Telehealth use will survive pandemic for healthcare providers, survey finds
Physicians will retain virtual care models post-pandemic; many have filled gaps in access to mental health care
Healthcare providers anticipate patient access to virtual care that will survive the pandemic, according to an Optum survey released today. Although most providers said they appreciate the convenience that telehealth offers them and their patients, there is also room for improvement.
As the COVID-19 pandemic evolves in communities, many providers are wondering if and how to continue offering virtual care. The vast majority of respondents (93%) will continue to use telehealth after the pandemic, according to the survey of 240 providers.
Patient access increases with telehealth
The United States faces a widespread shortage of mental health clinicians: according to the KFF (Kaiser Family Foundation), more than 6,500 more mental health clinicians are needed. Primary care physicians can use telehealth to help bridge this gap. Three-quarters of survey respondents are primary care physicians, and nearly a third of all providers said they have used virtual care to provide mental health support.
When asked what types of patient care they provide via telehealth, providers responded:
Conduct primary care visits (75%)
Perform chronic care visits (72%)
Order prescription refills (64%)
Perform COVID-19 screenings (39%)
Make urgent care visits (38%)
Dealing with mental health issues (36%)
Follow up after surgery or surgery (28%)
Clinicians share their virtual channel preferences
Among the various telehealth tools, real-time communication channels predominated: video visits at 88% and telephone visits at 80%. Asynchronous channels have lagged: secure messaging at 30%, email at 12%, and text messaging at 7%. Chatbots attracted 3%.
Looking at how patients prefer to schedule virtual visits, providers still see a strong preference for traditional scheduling over the phone (86%), followed by online (51%) and in-person (26%).
Telehealth cited for convenience, frustrations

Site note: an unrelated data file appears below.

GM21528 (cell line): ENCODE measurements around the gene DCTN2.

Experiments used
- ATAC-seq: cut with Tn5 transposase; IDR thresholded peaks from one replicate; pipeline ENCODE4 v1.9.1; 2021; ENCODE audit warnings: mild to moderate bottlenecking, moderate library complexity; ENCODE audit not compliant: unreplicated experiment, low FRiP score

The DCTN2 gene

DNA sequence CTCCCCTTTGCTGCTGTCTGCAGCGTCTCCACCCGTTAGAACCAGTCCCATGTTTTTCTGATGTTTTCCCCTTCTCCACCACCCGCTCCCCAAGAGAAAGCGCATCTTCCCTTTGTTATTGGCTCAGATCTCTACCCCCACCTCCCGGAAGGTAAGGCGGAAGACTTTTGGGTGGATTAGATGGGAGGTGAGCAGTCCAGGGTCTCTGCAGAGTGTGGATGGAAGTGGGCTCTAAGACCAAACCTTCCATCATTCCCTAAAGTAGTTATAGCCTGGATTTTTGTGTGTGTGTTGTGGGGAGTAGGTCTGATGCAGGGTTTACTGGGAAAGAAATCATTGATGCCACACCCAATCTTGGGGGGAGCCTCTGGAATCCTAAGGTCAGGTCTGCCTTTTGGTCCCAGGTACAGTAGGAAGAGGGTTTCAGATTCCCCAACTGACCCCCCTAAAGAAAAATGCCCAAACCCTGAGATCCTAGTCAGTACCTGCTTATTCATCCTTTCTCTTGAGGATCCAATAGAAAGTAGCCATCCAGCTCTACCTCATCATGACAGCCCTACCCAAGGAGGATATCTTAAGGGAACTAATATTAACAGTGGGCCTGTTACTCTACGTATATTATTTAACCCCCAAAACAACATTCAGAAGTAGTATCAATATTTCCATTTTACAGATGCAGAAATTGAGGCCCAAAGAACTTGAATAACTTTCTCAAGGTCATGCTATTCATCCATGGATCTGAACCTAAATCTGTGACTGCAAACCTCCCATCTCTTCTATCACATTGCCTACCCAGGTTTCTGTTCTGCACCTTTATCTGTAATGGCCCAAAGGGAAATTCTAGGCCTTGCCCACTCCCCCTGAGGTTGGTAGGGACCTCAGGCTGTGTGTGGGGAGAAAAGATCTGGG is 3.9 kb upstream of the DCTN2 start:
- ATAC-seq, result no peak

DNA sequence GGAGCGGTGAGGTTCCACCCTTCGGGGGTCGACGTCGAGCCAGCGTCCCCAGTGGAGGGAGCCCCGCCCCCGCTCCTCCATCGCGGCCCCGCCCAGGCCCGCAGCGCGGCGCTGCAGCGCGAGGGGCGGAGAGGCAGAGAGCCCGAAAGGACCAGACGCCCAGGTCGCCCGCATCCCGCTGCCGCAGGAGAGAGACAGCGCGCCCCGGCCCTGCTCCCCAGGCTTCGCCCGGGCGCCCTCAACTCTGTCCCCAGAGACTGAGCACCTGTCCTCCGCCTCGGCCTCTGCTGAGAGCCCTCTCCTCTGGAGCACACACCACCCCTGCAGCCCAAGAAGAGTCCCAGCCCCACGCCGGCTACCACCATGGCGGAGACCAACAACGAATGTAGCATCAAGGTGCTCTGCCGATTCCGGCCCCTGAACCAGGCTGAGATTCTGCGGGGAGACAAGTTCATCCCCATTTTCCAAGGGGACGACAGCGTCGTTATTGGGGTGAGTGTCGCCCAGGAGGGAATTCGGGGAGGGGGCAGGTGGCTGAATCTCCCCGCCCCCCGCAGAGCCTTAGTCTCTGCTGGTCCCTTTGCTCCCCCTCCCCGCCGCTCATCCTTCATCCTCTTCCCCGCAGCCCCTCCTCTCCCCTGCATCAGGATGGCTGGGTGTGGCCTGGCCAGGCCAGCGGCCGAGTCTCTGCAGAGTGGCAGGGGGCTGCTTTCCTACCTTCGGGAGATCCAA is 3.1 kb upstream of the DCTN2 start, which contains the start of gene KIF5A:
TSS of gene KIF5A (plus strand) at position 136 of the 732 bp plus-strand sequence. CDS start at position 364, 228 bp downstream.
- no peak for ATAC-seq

Providers believe that ease of use dominates the many benefits of telehealth for patients:
Easier to find a meeting time (52%)
Connect to the appointment at home (47%)
Follow-up after appointment (15%)
Online planning (12%)
Looking inward, providers saw similar value for themselves in telehealth. When asked how they would describe telehealth, the majority of respondents (69%) used the word practical. Another 28% described virtual care as frustrating.
Although these descriptors may seem contradictory, providers provided some insight into their thinking. The top reasons providers felt frustrated were the quality of care they can provide (58%), managing patient expectations for their virtual visit (55%), and the technicalities of navigating through telehealth (50%).
Technology experience in telehealth shows room for growth
The pandemic has revealed opportunities to improve the patient experience and the scale of virtual care offerings. For many providers, optimizing their telehealth technology can be a good starting point.
Although 64% of providers surveyed said they were somewhat or extremely satisfied with their telehealth technology, they identified several areas of improvement for the patient and clinician experience.
Most healthcare organizations embraced virtual care as recently as the onset of the pandemic, so the technical knowledge required still presents a high barrier to entry for patients and even some providers. The top two priorities for providers to improve telehealth, taken together, call for bridging the digital divide. Providers saw the #1 priority as providing telehealth training to less digitally savvy patients. Continuing education in telehealth for clinicians and their staff ranks second.
“The innovations used over the past two years and the convenience they have brought to providers and patients should not be left behind,” said Puneet Maheshwari, co-founder and CEO of DocASAP at Optum. “As we slowly emerge from the pandemic, going back to how we were before the pandemic should not be the norm. Telehealth has proven to be a valuable and convenient asset for patients accessing care, so vendors and technology vendors must continue to improve on the technology itself as well as the virtual care processes.”
DocASAP, part of Optum, is a patient access and engagement platform for health systems, health plans, and physician groups. These technology services enable organizations to connect patients to the optimal care provider and setting at the right time throughout their access journey, helping to improve outcomes, reduce costs and create a better experience. for the patient.
To learn more, visit Optum.com for a report on the Provider Telehealth Usage and Experience Survey.
Commissioned by Optum, the Provider Telehealth Usage and Experience Survey was conducted using Qualtrics software between October 25 and November 2, 2021. Feedback was obtained from 240 providers from health care with various roles: 75% primary care, 18% specialized care, 4% urgent care and 2% other. Qualtrics and all other Qualtrics product or service names are registered trademarks or trademarks of Qualtrics, Provo, Utah. https://www.qualtrics.com.
Optum is a leading information and technology-based healthcare services company dedicated to making healthcare work better for everyone. With more than 210,000 people worldwide, Optum provides smart, integrated solutions that help modernize the healthcare system and improve the overall health of the population. Optum is part of the UnitedHealth Group (NYSE: UNH). For more information, visit www.Optum.com.